If it was up to Reddick, he would have held off on making the trades, although he says he realizes the July 31 trade deadline waits for no one.

“I would have liked to us see have more time,’’ he said.

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Burns is sore, but feeling better; Doolittle throws off flat ground, bullpen scheduled for Thursday

Billy Burns is feeling better Saturday morning after fouling a ball off himself Friday night.  (Jose Carlos Fajardo/Bay Area News Group)

Billy Burns is feeling better Saturday morning after fouling a ball off himself Friday night. (Jose Carlos Fajardo/Bay Area News Group)

SAN FRANCISCO — A’s outfielder Billy Burns said he feels better Saturday than he did the night before but he’s out of the starting lineup for the second game of this series with the Giants.

“I told the trainer I think I can play today, but he thinks it’s best if I rest,” Burns said. “I can still feel a little soreness but it’s a lot less pain than last night, so I think I’m good to go.”

Burns’ cringe-worthy injury was termed a testicular contusion and the rookie said it won’t cause to him to change his mind and begin wearing a cup.

A’s manager Bob Melvin won’t force him or any of his players to do so either. Continue Reading

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As strange as season has been, Billy Burns offers great hope for long-range future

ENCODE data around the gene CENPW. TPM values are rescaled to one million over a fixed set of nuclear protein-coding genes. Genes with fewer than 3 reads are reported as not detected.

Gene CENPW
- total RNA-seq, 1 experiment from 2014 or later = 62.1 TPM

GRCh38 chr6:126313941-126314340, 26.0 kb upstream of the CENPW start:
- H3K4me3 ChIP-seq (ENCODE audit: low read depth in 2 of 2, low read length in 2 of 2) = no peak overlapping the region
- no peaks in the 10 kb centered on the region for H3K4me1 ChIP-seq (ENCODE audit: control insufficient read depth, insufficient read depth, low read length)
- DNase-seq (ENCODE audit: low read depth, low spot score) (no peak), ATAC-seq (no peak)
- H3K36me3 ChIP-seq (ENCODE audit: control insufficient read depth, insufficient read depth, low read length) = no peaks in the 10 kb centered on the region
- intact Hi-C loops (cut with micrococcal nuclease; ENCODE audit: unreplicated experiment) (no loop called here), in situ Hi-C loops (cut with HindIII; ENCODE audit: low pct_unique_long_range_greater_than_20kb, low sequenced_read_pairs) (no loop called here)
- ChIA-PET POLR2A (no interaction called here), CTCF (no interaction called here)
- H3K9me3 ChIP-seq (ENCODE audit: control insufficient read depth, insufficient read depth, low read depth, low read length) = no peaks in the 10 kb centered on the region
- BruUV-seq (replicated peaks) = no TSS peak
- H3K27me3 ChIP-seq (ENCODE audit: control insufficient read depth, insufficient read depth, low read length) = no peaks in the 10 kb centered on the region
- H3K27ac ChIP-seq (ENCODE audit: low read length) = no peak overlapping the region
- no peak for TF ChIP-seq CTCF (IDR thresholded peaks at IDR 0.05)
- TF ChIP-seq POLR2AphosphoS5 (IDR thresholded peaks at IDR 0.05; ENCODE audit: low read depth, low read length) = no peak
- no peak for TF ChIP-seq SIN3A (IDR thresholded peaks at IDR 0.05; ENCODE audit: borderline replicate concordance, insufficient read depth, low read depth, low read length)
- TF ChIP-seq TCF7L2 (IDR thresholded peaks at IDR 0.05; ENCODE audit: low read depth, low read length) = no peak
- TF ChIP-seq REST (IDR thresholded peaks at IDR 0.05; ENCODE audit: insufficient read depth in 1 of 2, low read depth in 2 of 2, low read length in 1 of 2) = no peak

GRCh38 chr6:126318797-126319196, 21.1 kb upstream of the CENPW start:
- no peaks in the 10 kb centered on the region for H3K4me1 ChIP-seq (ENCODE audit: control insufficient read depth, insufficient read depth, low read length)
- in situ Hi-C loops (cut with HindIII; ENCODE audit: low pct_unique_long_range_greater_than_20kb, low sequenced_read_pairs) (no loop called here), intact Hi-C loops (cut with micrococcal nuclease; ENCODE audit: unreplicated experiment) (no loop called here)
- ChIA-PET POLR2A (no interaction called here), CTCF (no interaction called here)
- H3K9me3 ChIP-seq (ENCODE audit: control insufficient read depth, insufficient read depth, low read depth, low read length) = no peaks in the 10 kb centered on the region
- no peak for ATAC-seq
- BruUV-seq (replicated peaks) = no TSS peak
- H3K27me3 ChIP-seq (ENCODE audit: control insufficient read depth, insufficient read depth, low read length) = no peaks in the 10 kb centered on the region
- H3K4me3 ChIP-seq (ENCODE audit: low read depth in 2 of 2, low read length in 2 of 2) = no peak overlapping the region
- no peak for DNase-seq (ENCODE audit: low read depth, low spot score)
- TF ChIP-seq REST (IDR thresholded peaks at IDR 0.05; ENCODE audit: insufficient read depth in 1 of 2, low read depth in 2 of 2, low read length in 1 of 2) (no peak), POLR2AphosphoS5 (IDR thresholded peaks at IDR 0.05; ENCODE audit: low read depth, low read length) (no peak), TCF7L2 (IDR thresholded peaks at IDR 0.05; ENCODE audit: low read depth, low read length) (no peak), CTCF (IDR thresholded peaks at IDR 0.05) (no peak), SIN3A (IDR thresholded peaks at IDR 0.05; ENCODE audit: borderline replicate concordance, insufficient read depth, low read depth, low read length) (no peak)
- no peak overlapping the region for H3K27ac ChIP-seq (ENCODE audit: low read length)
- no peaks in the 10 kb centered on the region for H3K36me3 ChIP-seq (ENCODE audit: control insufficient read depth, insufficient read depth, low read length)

I Believe In Billy Burns. And so does Stephen Vogt.

“He’s been a consistent, solid baseball player all season,” Vogt said Saturday night. “He’s the Rookie of the Year, in my opinion.”

Burns should be the Rookie of the Year in a lot of people’s opinions by now. If he’s not, they’re not paying close enough attention, and that’s entirely possible considering Oakland’s standing in the American League. But the campaign needs to start now, because there is not a better candidate out there, and he may need some public relations to drive home the obvious.

Burns scored the game-winning run in the A’s 3-2 10-inning victory on Vogt’s first-pitch single, and if Rickey Henderson was watching at home, you know he was saying, “Yeah, kid.”

Vogt got the Gatorade shower and the shaving cream pie, but Burns was the true hero of the winning rally. He not only opened the bottom of the 10th with a double in the right-center gap, he boldly bolted for third with nobody out and stole the base. Maybe not the proper play with the meat of the A’s order coming up, but no question, once he made it, the odds increased significantly that Oakland would get him home.

“I tried to time it up to get a good jump and I feel like I did get a good jump, so I just carried through with it,” Burns said. “Sometimes I’ll shut it down but I felt with the timing I had I thought I had a good shot at it, so I just took a chance.”
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Ken Korach back as the A’s radio voice, but for how long?

Ken Korach, the radio voice of the A’s for 20 seasons, was scheduled to move back behind the microphone on 95.7 The Game, the A’s flagship station for the first time Friday night for Oakland-Minnesota second-half opener.

Korach has been hobbled by pain in his left knee, which he has been rehabbing since suffering an off-season injury. He isn’t pain free, but with the A’s schedule keeping the team in the Bay Area for most of the next three weeks, he, his doctors and the A’s decided to see how it goes.